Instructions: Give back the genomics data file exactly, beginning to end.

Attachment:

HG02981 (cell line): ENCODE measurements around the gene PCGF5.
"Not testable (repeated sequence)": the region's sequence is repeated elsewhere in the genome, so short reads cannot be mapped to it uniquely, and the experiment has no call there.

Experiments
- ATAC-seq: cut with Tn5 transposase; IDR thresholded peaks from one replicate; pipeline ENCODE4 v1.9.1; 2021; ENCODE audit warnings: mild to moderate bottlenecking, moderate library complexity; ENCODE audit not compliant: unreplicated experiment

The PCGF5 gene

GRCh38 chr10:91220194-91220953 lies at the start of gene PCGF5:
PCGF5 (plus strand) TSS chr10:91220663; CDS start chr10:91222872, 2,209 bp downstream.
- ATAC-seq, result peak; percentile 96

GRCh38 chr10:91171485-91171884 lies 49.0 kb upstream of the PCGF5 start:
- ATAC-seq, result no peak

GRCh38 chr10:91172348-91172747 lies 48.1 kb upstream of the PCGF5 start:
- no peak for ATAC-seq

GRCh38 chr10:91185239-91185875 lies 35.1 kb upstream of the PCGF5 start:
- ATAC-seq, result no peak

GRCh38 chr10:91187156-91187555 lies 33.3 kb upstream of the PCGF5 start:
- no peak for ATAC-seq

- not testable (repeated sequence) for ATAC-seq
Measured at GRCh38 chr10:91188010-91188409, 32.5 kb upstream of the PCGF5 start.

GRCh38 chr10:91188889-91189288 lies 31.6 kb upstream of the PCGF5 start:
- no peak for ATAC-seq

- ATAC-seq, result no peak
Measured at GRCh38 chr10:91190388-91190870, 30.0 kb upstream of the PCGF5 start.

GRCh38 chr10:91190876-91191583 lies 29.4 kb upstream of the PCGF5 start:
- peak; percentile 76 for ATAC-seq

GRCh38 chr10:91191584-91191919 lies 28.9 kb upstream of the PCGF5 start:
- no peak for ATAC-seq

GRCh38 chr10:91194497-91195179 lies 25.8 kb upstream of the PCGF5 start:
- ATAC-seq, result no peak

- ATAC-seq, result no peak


HG02981 (cell line): ENCODE measurements around the gene PCGF5.
"Not testable (repeated sequence)": the region's sequence is repeated elsewhere in the genome, so short reads cannot be mapped to it uniquely, and the experiment has no call there.

Experiments
- ATAC-seq: cut with Tn5 transposase; IDR thresholded peaks from one replicate; pipeline ENCODE4 v1.9.1; 2021; ENCODE audit warnings: mild to moderate bottlenecking, moderate library complexity; ENCODE audit not compliant: unreplicated experiment

The PCGF5 gene

GRCh38 chr10:91220194-91220953 lies at the start of gene PCGF5:
PCGF5 (plus strand) TSS chr10:91220663; CDS start chr10:91222872, 2,209 bp downstream.
- ATAC-seq, result peak; percentile 96

GRCh38 chr10:91171485-91171884 lies 49.0 kb upstream of the PCGF5 start:
- ATAC-seq, result no peak

GRCh38 chr10:91172348-91172747 lies 48.1 kb upstream of the PCGF5 start:
- no peak for ATAC-seq

GRCh38 chr10:91185239-91185875 lies 35.1 kb upstream of the PCGF5 start:
- ATAC-seq, result no peak

GRCh38 chr10:91187156-91187555 lies 33.3 kb upstream of the PCGF5 start:
- no peak for ATAC-seq

- not testable (repeated sequence) for ATAC-seq
Measured at GRCh38 chr10:91188010-91188409, 32.5 kb upstream of the PCGF5 start.

GRCh38 chr10:91188889-91189288 lies 31.6 kb upstream of the PCGF5 start:
- no peak for ATAC-seq

- ATAC-seq, result no peak
Measured at GRCh38 chr10:91190388-91190870, 30.0 kb upstream of the PCGF5 start.

GRCh38 chr10:91190876-91191583 lies 29.4 kb upstream of the PCGF5 start:
- peak; percentile 76 for ATAC-seq

GRCh38 chr10:91191584-91191919 lies 28.9 kb upstream of the PCGF5 start:
- no peak for ATAC-seq

GRCh38 chr10:91194497-91195179 lies 25.8 kb upstream of the PCGF5 start:
- ATAC-seq, result no peak

- ATAC-seq, result no peak